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Heres one that may sound dumb at first. When selecting 2x4 cleats/walkboards for roof sheathing, don't use the crappy, crooked, twisted ones. Plan on using these after the roofer removes them. If you use all the junk for this, you will have to use this junk somewhere down the line. Only so many truss braces that you can use the crappy ones for.
 

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KemoSabe
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Years ago, a man used to stop at our jobsite to get window cutouts and other scraps to make yard decorations for various holidays. I always felt good about the fact that it wasn't going to waste. Wish I could find more guys like that.:sad:
 

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strat hd
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The decking ends up 3.5" short and I end up spending an hour making tounges on 4" rips with a router to finish it up.


Fifteen years ago I framed for a big outfit here and they supplied 1x4 for this situation. As there was'nt much scrap decking left. With a lot of glue applied between the 1x4 and the 3/4 osb. They also gave a map to sheet (sheathe, sheer) LOL the roof. 1st row cutoff on the right fills in second row left and so forth. Which is standard. But they had every piece accounted for. Not all the pieces jogged. Sometimes a cut off would go in the middle somewhere. Ladder blocking for partitions. Foam board on the walls with 1 sheet of osb on each end.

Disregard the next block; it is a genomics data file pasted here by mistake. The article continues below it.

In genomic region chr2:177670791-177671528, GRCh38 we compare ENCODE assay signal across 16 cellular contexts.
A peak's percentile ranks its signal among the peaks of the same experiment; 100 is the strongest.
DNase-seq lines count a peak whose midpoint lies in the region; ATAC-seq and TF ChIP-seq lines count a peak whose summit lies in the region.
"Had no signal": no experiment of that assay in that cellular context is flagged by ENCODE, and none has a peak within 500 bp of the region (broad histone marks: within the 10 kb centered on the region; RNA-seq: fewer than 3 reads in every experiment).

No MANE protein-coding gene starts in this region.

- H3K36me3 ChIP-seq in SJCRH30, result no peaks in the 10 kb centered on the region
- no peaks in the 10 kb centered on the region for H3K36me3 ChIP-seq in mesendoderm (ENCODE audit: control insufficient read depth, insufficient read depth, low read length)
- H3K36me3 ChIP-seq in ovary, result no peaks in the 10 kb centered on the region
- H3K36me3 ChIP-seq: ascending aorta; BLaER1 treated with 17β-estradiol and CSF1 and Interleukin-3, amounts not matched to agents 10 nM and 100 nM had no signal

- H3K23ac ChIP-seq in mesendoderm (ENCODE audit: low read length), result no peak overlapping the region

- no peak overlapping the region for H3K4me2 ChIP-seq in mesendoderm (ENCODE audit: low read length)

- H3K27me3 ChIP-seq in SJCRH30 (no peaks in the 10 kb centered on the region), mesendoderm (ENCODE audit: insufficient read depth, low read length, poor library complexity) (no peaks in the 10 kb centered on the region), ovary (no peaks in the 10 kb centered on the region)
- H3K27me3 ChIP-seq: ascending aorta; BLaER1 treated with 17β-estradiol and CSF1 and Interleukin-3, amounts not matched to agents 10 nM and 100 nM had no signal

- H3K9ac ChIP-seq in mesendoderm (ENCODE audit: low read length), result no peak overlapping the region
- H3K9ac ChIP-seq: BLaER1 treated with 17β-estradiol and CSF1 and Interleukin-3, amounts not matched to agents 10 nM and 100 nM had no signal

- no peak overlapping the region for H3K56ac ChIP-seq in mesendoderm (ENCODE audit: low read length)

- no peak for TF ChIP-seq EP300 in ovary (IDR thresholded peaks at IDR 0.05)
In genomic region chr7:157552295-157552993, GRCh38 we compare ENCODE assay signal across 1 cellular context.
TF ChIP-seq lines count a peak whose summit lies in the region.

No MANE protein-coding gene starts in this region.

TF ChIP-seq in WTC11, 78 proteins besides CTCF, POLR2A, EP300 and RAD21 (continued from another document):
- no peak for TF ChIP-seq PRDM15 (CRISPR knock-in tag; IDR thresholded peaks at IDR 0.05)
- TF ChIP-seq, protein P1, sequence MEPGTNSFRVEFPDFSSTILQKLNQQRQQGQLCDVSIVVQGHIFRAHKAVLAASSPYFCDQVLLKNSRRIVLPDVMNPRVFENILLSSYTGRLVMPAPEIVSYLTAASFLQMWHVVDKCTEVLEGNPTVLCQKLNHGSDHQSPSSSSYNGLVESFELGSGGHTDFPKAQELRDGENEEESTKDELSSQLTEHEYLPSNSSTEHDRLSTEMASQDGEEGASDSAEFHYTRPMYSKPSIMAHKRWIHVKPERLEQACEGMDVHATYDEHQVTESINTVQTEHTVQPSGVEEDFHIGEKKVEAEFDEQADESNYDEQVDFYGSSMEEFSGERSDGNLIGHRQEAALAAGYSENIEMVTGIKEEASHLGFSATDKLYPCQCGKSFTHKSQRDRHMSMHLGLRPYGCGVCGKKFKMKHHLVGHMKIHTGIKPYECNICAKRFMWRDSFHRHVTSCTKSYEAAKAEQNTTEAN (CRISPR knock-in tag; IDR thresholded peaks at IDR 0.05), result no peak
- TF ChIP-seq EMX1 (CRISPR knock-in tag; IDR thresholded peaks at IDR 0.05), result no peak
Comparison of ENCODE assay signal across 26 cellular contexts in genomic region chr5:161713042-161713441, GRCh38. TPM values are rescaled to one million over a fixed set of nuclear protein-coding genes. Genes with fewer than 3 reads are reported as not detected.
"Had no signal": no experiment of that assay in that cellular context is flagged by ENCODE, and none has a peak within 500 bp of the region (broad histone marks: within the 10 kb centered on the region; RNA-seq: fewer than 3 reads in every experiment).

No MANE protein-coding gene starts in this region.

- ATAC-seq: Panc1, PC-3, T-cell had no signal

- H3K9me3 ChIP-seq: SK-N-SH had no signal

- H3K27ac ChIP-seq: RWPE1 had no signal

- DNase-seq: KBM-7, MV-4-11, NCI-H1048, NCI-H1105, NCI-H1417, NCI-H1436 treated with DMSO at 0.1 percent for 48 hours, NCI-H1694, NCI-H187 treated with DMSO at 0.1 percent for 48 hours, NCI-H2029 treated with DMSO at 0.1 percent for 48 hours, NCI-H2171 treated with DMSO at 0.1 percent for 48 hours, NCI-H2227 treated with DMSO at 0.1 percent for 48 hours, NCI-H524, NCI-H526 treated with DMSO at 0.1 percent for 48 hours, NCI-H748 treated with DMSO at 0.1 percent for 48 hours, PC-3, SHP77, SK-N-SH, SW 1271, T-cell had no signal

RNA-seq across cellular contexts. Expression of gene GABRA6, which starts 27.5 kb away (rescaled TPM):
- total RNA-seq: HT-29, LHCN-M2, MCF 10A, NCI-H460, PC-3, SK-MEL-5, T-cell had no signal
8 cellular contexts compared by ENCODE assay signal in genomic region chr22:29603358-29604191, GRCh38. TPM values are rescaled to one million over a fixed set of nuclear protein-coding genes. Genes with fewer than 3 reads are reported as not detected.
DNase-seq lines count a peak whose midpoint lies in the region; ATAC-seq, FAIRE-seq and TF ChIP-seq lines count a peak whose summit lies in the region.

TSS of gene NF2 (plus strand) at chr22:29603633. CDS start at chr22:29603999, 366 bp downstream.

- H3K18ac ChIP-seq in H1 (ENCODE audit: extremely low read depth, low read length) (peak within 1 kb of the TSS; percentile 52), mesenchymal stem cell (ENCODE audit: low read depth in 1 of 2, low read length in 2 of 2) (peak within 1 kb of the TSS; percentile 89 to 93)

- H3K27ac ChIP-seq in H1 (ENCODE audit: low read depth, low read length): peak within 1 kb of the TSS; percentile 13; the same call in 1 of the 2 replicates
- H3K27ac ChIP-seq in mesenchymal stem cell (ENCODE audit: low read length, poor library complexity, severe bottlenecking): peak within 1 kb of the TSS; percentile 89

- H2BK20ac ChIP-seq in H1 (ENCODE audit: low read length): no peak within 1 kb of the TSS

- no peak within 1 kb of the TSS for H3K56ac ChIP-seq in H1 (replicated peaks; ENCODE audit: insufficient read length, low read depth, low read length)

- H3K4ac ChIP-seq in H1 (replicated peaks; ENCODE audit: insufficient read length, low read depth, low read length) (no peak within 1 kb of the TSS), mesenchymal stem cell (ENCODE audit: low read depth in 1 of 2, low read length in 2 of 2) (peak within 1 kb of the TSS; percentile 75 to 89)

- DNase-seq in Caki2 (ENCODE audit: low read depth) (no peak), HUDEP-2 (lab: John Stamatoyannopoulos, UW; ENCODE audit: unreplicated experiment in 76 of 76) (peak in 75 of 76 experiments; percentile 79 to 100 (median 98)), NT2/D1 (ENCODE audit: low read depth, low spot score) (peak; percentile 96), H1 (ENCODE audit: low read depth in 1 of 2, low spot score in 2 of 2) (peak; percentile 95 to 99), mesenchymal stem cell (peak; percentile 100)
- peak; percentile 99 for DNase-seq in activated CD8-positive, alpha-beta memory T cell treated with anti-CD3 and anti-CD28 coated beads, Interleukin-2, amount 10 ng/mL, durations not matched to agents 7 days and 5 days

The map thing sucked,they actually had it drawn out to show where each piece went. After framing one of their houses your scrap pile was a pile of sawdust. :laughing: They actually designed their house around material loss.

Interior walls were close to 8', 12' and 16' lenths to reduce drywall scrap. Guess it works well for them they have been around 30 or 40 years and are still going at it in three or four states.

They also cut corners by not paying subs very much. But that's another story.
 

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KemoSabe
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Are you framing 2x6 walls?
If you are, what difference does it make it, :eek:it just a scrap under the walls
All the buildings I've framed over the last 25 years were 2x4 walls with the exception of maybe 3 or 4. The 28' width puts the edge of the sheet even to the edge of the plate.:thumbsup:
 

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solar guy
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Lone.